Jun 21 2009
Diane Pershing’s stance, and one that she is taking on behalf of the RWA, is that digital publishing model of high royalties v. no advances is not a legitimate business model. This post discusses why digital publishing is legitimate and offers insight (I hope) for whom digital publishing might benefit.
The digital publishing model.
The digital publishing model is characterized by a few elements:
- No advance
- High royalty (usually between 35-40%)
- No returns
- No resale market
- Monthly payments
The print publishing model.
- Some advance from $2000-$1 million or more per book which is a prepayment against royalties. These advances are usually paid in increments. Most contracts are for more than one book and therefore you get some amount of the advance when you sign the contract, some amount when you deliver the first book, some amount when your second book is accepted, some amount when you deliver the second book. (This may vary from contract to contract and author to author, but generally you do not get the entire advance in one lump sum).
- Low royalty. Most print authors receive 6%-10% on mass market sales, 8-12% on trades, and 15% or higher on hardcover sales.
- Reserves held against returns. In a royalty statement, the author’s royalties are held as reserves against future returns from the bookseller. These reserves can be held for months or even years.
- Quarterly or semi annual payments, if your royalties exceed your advance
- Agenting fees
The benefits of the print publishing model is that you are getting access to more readers. Only a small portion of readers are ebook purchasers (currently it looks like the ebook market is nearing or exceeding the audiobook market although there is no breakdown in terms of trade v. non trade books so its unknown how much digital book sales represent for the romance genre as a whole). Advances provide security and certainty, to a certain point.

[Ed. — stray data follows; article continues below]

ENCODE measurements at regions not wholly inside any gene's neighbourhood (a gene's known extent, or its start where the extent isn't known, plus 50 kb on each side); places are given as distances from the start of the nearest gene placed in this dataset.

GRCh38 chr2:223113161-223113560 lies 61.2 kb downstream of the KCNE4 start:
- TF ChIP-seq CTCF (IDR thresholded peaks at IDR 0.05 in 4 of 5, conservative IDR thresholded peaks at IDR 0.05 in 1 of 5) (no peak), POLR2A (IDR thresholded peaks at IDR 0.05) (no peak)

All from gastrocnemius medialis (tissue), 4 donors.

Print runs can vary. For trade paperback books it’s not uncommon for books to have a 20,000 book print run v. 40,000 for a mass market. Let’s assume for the sake of this argument that we’ll take a trade paperback sexy book from Berkley Heat for which an author might get a $15,000 per book contract. The book retails for $12.99 and at a 10% royalty (assuming 75% sell through on a 20,000 book print run), the author would realize $19,485 in royalties. For a digital author to make comparable amount of money, she would need to sell 8200 copies (assuming a 40% royalty rate and a $5.99 retail price for book).
If anyone of the variables changes, then the outcome changes. For example, if the royalty rate in either scenario decreases, the unit of books sold will need to increase. An author, in debating whether to go digital or print, would need to consider all these variables in weighing for herself the best economic decision. But the determination of whether to do e or p doesn’t stop here. An author must consider genre, length, likelihood of print success, stage of the career, and the like.
The bestselling ebooks, primarily, are sexy books. Therefore if you write sweet romances, digital publishing might not be the best venue for you. If you write mysteries or thrillers, digital publishing might not be worthwhile. The online awareness of that crowd is very low. This is not to say that overtime the genres experiencing the most digital publishing success will change but today, the reality is that within the romance reader world, sexy books are most often identified with digital publishing.
One area in which digital publishing excels is in publication of the shorter work. While this is a practice that often leads to reader rage, the fact is digital publishers can get away with putting out chapter like works for comparatively high prices. The Portia Da Costa story from Harlequin, Twice the Pleasure, is essentially one scene that Harlequin is selling for $2.99. Readers apparently aren’t balking because up until yesterday it was on the bestseller list for Harlequin ebooks.